Fourth Annual Tartu Conference on Russian and East European Studies

The Tartu Conference is a venue for academic discussion of the fundamental cultural, social, economic and political trends affecting all aspects of people’s life in Russia and Eastern Europe. Inaugurated in June 2016 as the flagship event for the Horizon 2020 UPTAKE consortium, this forum brings together scholars from across multiple disciplines, from the region and beyond. The 2019 Tartu Conference is organized by the UT’s Centre for EU–Russia Studies (CEURUS) in cooperation with the Institute of Russian and Eurasian Studies at Uppsala University and the Global Europe Centre at the University of Kent.

The problem of community – moral and political, cultural and civic, national, local, regional and global – is central to many heated debates of our time. These debates often focus on state sovereignty, including such issues as national independence, control over territories and people, interdependence and regional integration, minorities and immigration. However, we live in an increasingly fragmented world, where political polarization and ‘culture wars’ undermine national cohesion. Imperial legacies, technological developments and globalization reshape existing communities and create new ones, both in the ‘real’ world and in cyberspace. Revolutionary forms of art and cosmopolitan lifestyles sometimes clash with conservative mindsets which foreground traditional culture and civilizational uniqueness. Against this background, there is ever more urgent need to reflect on what holds communities together and enables them to operate as sovereign agents shaping their own future.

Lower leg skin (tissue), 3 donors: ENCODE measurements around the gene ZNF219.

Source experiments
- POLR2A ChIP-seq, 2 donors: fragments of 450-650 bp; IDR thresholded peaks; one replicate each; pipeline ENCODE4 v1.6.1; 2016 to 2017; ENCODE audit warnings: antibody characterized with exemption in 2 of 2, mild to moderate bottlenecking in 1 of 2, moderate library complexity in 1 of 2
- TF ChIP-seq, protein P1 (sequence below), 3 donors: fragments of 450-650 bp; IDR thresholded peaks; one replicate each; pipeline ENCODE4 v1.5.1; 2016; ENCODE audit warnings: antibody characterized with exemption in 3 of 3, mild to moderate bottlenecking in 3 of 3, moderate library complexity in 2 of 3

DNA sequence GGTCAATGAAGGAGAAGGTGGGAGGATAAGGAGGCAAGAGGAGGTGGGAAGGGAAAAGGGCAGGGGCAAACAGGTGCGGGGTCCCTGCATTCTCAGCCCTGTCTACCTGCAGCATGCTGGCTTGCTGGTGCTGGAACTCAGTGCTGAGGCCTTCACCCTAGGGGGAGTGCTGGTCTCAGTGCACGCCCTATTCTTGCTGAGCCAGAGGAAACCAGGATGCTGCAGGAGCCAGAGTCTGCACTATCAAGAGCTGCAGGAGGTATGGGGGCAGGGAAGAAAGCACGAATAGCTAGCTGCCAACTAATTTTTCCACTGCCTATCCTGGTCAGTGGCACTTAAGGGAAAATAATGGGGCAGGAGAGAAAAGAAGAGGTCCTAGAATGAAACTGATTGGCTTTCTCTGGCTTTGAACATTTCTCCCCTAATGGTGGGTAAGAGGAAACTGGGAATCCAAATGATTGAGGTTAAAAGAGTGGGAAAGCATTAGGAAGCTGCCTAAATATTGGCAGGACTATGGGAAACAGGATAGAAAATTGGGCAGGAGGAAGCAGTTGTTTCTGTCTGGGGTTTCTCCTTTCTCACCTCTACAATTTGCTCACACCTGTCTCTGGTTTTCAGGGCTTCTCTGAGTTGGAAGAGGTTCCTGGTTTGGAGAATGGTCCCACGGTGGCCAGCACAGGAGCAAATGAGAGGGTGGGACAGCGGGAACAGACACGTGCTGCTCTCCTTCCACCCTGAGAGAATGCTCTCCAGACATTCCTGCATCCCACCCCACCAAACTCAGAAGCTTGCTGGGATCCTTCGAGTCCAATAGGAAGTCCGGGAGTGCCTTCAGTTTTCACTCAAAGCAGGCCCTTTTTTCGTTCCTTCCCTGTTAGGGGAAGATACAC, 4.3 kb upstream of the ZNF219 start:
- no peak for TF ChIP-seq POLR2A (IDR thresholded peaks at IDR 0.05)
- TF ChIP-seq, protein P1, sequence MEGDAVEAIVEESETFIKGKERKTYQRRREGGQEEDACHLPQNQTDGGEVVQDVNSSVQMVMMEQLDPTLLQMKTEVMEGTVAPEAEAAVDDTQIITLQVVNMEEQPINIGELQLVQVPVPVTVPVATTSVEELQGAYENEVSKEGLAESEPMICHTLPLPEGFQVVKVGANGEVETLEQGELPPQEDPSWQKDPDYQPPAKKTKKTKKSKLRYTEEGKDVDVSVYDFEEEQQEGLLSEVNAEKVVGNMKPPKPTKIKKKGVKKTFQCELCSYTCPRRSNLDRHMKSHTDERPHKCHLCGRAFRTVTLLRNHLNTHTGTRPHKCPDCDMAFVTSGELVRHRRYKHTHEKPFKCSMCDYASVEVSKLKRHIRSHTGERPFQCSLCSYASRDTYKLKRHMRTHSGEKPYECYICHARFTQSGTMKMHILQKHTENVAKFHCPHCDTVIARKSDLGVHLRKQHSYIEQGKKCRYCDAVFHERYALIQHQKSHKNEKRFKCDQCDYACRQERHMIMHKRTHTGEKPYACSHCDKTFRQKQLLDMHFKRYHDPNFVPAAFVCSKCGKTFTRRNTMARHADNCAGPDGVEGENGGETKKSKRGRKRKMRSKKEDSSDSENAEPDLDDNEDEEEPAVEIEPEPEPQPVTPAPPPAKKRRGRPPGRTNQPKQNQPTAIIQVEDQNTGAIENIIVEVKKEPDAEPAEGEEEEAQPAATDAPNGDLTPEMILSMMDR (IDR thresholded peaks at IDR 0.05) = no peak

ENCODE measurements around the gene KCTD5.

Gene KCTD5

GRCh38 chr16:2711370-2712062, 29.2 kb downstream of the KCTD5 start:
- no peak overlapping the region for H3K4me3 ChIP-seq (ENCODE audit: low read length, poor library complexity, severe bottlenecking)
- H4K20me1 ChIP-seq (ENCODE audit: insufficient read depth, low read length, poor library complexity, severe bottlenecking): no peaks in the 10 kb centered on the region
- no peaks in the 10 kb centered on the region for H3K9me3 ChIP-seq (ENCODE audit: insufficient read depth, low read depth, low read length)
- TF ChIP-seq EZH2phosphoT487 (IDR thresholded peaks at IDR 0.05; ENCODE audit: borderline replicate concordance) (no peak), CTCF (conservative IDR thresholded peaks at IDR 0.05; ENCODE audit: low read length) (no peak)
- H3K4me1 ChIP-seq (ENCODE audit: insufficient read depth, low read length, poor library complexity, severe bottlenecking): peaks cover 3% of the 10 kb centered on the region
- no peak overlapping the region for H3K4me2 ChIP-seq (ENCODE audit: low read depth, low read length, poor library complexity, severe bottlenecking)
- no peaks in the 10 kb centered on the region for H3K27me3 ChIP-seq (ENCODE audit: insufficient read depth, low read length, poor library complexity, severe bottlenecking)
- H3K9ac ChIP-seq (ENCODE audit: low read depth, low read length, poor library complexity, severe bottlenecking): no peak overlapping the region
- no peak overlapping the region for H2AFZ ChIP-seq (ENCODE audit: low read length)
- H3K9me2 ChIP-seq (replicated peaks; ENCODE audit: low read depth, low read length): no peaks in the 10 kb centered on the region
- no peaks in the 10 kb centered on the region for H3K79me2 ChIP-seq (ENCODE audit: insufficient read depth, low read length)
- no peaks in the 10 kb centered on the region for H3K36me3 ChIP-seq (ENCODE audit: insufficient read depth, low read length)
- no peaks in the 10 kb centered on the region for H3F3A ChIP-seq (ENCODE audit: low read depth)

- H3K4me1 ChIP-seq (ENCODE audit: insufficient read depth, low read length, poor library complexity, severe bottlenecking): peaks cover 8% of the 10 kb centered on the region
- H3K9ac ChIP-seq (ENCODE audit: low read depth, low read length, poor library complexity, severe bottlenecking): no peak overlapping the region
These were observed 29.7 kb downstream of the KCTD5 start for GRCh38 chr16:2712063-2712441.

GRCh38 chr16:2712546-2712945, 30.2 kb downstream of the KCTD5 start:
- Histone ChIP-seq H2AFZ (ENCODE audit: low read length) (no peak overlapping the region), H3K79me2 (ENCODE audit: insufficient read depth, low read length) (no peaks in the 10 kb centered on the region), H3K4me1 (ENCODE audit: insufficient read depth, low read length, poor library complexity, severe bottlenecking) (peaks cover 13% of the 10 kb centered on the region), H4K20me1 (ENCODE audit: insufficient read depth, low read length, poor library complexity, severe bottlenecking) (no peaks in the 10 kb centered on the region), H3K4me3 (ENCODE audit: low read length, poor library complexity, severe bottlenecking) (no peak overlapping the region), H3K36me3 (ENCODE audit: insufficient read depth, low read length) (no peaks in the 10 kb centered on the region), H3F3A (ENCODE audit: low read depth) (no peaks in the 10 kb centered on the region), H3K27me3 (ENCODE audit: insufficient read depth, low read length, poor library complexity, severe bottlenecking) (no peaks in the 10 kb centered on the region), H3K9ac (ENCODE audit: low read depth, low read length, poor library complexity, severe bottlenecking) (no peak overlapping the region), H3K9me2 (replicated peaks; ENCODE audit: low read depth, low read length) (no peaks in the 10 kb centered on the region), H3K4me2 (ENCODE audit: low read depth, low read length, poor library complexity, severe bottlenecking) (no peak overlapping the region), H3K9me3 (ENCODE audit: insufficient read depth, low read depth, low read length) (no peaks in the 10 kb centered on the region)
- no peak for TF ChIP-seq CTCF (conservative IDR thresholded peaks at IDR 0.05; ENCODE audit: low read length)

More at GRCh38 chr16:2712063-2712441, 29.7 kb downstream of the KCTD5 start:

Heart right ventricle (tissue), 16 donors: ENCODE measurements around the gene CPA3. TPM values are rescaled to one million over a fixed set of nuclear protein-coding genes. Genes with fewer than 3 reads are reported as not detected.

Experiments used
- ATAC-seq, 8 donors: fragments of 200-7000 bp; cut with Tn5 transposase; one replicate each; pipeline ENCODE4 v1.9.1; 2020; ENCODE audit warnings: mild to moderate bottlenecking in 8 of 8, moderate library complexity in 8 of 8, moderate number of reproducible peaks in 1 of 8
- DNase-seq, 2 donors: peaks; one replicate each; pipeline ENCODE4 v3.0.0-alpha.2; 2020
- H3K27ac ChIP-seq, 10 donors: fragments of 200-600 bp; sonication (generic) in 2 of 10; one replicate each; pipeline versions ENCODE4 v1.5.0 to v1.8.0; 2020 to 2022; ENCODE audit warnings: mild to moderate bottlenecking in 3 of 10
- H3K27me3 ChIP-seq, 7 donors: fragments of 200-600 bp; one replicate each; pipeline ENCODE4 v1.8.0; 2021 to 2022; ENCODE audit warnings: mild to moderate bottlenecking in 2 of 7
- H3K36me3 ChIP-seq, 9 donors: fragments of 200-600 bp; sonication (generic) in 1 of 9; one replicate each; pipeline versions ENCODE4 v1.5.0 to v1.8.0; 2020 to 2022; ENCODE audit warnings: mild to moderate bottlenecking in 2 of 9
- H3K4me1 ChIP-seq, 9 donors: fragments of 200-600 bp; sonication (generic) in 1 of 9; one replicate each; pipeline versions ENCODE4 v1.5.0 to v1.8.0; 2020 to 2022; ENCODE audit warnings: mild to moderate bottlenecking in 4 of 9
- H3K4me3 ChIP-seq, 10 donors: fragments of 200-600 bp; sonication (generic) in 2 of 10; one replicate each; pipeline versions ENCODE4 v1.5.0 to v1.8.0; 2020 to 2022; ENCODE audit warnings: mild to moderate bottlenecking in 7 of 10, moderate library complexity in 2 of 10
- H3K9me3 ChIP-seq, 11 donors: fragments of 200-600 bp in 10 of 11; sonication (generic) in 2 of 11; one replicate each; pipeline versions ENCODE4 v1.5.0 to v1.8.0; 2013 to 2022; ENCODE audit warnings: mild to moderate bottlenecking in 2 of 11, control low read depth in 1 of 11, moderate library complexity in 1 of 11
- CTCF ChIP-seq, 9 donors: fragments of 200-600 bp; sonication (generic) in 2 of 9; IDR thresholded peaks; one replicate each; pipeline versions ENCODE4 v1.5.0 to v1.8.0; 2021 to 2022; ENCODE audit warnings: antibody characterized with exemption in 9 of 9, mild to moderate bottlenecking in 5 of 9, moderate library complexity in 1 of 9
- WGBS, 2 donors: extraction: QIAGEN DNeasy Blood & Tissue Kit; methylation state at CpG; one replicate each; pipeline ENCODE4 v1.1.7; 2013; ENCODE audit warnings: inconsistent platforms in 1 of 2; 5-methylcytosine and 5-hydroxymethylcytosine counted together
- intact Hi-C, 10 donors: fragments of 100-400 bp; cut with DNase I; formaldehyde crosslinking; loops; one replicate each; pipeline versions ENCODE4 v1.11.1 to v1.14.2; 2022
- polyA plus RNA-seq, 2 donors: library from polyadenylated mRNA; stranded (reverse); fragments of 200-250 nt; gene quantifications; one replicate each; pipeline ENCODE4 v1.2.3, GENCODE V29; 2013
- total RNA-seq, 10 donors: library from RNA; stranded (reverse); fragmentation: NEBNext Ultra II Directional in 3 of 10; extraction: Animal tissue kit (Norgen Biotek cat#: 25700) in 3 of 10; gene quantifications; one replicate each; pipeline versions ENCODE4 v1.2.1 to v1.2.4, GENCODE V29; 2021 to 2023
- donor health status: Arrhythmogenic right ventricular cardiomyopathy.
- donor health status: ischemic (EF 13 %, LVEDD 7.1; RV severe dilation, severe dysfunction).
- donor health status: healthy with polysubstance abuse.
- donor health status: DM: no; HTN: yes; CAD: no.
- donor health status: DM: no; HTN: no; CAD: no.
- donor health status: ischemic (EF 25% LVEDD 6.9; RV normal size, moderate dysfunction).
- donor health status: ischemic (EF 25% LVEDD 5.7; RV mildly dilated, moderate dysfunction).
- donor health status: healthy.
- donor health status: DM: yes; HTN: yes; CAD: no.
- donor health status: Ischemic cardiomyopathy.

Eastern Europe and the post-Soviet space is a region where such controversies are as salient as anywhere in today’s world. In the recent decades, the region has been affected by global post-industrial transformations, while also becoming an arena of multiple overlapping struggles between tradition and change. Conference participants are invited to reflect on these challenges as they are faced by local communities and entire nations; comparative research focusing on the region and beyond is particularly encouraged.